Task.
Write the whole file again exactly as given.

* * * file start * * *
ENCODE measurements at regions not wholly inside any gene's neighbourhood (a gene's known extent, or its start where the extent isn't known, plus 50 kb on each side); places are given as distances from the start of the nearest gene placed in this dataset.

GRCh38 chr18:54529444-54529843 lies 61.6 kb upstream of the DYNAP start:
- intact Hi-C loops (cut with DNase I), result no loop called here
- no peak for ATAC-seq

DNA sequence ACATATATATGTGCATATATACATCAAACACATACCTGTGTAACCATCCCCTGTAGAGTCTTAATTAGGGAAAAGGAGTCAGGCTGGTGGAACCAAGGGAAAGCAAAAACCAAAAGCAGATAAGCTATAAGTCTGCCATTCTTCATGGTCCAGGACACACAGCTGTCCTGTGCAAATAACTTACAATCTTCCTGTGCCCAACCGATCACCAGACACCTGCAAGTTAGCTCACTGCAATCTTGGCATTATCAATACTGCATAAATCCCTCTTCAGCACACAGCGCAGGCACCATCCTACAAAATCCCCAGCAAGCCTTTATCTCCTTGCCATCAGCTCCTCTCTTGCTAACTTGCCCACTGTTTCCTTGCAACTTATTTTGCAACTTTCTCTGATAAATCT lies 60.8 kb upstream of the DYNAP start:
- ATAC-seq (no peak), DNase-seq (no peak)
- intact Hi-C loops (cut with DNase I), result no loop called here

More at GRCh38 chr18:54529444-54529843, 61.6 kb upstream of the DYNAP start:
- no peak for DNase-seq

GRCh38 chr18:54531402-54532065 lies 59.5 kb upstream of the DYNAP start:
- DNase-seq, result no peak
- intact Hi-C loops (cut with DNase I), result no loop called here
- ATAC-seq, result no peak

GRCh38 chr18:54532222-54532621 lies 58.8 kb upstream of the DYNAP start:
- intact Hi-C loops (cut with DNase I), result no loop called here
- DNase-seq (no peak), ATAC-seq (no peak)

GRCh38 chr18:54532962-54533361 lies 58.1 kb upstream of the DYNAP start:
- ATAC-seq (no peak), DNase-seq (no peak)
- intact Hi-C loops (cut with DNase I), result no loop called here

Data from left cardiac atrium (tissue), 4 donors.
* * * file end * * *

ENCODE measurements at regions not wholly inside any gene's neighbourhood (a gene's known extent, or its start where the extent isn't known, plus 50 kb on each side); places are given as distances from the start of the nearest gene placed in this dataset.

GRCh38 chr18:54529444-54529843 lies 61.6 kb upstream of the DYNAP start:
- intact Hi-C loops (cut with DNase I), result no loop called here
- no peak for ATAC-seq

DNA sequence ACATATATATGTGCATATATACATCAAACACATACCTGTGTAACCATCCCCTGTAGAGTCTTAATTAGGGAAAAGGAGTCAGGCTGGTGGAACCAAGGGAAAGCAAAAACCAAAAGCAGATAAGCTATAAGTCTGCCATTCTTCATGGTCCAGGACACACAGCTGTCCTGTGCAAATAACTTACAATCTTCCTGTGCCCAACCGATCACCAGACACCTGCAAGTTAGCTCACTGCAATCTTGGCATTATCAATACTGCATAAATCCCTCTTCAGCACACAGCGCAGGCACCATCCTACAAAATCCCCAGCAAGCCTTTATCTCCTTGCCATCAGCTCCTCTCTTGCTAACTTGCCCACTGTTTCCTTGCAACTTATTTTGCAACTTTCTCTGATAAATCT lies 60.8 kb upstream of the DYNAP start:
- ATAC-seq (no peak), DNase-seq (no peak)
- intact Hi-C loops (cut with DNase I), result no loop called here

More at GRCh38 chr18:54529444-54529843, 61.6 kb upstream of the DYNAP start:
- no peak for DNase-seq

GRCh38 chr18:54531402-54532065 lies 59.5 kb upstream of the DYNAP start:
- DNase-seq, result no peak
- intact Hi-C loops (cut with DNase I), result no loop called here
- ATAC-seq, result no peak

GRCh38 chr18:54532222-54532621 lies 58.8 kb upstream of the DYNAP start:
- intact Hi-C loops (cut with DNase I), result no loop called here
- DNase-seq (no peak), ATAC-seq (no peak)

GRCh38 chr18:54532962-54533361 lies 58.1 kb upstream of the DYNAP start:
- ATAC-seq (no peak), DNase-seq (no peak)
- intact Hi-C loops (cut with DNase I), result no loop called here

Data from left cardiac atrium (tissue), 4 donors.